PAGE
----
• Nonlinear acoustics
    Nonlinear acoustics (NLA) is a branch of physics and acoustics dealing with sound waves of sufficiently large amplitudes.
  • Acoustic location
    Acoustic location is the science of using sound to determine the distance and direction of its source or reflector.
  • Harmonic
    The term harmonic in its strictest sense describes any member of the harmonic series.
  • Dummy head recording
    In acoustics, the dummy head recording (also known as artificial head, Kunstkopf or Head and Torso Simulator) is a method of recording used to generate binaural recordings.
  • Precedence effect
    The precedence effect or law of the first wavefront is a binaural psychoacoustic effect.
  • Audio frequency
    An audio frequency (abbreviation: AF) or audible frequency is characterized as a periodic vibration whose frequency is audible to the average human.
  • Auditory masking
    Auditory masking occurs when the perception of one sound is affected by the presence of another sound.
  • Room acoustics
    Room acoustics describes how sound behaves in an enclosed space.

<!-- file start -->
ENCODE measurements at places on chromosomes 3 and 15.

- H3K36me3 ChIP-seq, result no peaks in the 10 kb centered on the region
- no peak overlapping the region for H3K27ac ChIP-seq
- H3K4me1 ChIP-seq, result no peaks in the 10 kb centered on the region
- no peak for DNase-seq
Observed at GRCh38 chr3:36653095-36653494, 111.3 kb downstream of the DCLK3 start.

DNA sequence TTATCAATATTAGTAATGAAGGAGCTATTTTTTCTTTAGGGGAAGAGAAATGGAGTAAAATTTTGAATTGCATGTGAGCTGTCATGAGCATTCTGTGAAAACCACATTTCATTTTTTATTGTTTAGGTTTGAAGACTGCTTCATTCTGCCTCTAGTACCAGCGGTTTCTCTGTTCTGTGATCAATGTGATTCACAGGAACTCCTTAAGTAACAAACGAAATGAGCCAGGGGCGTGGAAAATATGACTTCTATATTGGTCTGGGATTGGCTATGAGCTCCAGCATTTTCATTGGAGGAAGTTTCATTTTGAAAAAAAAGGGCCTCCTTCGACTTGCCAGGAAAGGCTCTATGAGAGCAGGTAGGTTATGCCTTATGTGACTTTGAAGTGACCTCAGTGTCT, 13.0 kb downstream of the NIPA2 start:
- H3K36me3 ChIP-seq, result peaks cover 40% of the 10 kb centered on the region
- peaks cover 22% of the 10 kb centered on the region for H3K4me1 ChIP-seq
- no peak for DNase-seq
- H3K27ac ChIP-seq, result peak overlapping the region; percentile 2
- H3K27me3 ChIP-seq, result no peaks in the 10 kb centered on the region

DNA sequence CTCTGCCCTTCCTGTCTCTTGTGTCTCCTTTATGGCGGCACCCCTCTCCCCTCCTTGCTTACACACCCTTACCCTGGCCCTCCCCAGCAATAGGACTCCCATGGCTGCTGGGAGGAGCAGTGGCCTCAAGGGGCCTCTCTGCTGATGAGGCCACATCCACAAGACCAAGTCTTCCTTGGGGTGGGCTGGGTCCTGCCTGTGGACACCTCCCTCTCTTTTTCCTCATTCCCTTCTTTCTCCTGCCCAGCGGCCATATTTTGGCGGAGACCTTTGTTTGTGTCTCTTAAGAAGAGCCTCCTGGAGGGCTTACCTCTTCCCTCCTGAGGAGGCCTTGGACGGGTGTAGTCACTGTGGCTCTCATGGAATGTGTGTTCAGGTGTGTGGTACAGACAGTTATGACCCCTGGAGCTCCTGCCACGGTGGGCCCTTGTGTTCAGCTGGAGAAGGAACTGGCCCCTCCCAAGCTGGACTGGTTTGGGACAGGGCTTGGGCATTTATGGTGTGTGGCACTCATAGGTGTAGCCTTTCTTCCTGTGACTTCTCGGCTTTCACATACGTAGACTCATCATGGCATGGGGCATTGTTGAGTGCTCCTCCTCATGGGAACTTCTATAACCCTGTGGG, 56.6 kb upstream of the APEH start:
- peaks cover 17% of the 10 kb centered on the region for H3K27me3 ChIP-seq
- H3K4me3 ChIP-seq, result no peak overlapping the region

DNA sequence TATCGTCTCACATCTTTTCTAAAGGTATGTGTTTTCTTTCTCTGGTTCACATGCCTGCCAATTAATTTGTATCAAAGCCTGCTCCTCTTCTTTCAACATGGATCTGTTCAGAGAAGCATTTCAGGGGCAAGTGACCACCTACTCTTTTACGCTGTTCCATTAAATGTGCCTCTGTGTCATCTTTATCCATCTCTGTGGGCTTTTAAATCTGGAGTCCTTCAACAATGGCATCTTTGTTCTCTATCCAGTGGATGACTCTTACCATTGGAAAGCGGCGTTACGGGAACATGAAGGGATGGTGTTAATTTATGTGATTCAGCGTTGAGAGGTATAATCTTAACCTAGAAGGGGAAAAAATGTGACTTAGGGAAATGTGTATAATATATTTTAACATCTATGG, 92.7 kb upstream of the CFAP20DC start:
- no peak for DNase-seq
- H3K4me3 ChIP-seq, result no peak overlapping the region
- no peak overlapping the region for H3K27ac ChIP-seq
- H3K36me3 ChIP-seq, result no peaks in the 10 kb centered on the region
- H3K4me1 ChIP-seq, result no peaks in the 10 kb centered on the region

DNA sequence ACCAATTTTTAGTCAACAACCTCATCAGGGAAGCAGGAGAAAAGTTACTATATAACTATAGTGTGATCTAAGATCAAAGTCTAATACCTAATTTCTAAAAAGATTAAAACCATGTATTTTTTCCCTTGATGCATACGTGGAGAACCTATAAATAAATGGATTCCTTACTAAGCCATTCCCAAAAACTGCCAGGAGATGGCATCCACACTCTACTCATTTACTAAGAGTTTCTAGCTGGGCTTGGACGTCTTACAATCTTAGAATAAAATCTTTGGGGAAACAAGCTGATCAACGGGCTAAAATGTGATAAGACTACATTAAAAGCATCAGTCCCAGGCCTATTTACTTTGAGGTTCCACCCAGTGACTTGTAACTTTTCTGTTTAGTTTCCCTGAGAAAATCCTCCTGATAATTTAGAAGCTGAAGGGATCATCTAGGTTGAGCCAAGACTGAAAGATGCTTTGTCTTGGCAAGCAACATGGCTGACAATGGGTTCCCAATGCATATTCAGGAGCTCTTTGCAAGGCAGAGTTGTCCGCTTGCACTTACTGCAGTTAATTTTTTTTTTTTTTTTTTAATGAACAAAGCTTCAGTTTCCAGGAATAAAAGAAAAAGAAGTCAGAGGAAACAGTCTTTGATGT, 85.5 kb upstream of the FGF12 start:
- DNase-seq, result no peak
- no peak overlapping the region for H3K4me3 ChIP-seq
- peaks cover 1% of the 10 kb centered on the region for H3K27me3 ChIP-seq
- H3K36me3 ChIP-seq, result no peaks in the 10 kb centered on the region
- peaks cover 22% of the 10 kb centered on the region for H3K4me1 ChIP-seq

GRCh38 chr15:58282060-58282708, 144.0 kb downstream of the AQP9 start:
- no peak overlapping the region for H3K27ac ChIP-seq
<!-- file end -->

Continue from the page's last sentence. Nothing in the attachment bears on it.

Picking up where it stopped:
• Acoustic quieting
    Acoustic quieting is the process of making machinery quieter by damping vibrations to prevent them from reaching the observer.
  • Atmospheric diffraction
    Atmospheric diffraction is manifested in the following principal ways: * Optical atmospheric diffraction * Radio wave diffraction is the scattering of radio frequency or lower frequencies from the Earth's ionosphere, resulting in the ability to achieve greater distance radio broadcasting.
  • Whistling kettle
    A whistling kettle is a kettle fitted with a device that emits an audible whistle when the water in the kettle starts to boil.
  • Pre-echo
    Pre-echo, sometimes called a forward echo, (not to be confused with reverse echo) is a digital audio compression artifact where a sound is heard before it occurs (hence the name).
  • Diffuse field acoustic testing
    Diffuse field acoustic testing is the testing of the mechanical resistance of a spacecraft to the acoustic pressures during launch.